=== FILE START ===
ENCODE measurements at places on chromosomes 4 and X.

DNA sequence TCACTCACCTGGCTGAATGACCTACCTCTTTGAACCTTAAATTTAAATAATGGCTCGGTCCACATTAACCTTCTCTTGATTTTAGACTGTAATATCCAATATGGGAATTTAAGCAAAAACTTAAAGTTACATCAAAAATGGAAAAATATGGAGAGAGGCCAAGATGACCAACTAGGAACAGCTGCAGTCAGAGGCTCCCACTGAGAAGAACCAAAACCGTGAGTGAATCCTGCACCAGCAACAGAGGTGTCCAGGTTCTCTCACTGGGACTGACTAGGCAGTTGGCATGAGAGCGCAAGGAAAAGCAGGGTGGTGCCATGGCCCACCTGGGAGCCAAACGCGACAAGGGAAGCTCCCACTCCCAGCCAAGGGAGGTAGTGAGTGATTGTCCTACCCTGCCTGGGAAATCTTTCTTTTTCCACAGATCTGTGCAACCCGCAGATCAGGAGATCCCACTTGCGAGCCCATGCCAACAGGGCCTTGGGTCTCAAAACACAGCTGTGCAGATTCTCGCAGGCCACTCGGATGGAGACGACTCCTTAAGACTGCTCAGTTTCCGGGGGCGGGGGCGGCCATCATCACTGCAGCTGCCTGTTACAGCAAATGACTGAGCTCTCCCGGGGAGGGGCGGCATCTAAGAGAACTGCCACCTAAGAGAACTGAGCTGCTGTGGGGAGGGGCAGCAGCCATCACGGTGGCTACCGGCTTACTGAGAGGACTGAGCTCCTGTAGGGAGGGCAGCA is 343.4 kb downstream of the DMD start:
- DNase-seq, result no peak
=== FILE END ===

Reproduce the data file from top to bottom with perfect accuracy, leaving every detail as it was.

ENCODE measurements at places on chromosomes 4 and X.

DNA sequence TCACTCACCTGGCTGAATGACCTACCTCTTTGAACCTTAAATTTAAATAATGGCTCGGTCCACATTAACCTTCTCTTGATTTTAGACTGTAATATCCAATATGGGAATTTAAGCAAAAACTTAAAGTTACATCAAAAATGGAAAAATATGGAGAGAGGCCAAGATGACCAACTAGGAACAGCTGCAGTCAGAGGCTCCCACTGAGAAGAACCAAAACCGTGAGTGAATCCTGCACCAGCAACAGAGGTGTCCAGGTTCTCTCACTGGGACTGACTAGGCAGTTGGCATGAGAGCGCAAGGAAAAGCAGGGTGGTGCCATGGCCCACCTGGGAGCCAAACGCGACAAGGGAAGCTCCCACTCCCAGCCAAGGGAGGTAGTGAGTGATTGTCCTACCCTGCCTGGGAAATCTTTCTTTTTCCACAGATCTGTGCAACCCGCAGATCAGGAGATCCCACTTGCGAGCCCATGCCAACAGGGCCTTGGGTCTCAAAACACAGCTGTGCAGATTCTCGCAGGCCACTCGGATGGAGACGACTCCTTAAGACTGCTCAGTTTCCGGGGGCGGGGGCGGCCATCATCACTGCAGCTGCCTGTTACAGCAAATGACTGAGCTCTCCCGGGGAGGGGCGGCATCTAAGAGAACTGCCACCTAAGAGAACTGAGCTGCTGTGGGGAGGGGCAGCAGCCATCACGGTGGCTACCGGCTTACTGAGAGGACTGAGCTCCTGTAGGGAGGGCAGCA is 343.4 kb downstream of the DMD start:
- DNase-seq, result no peak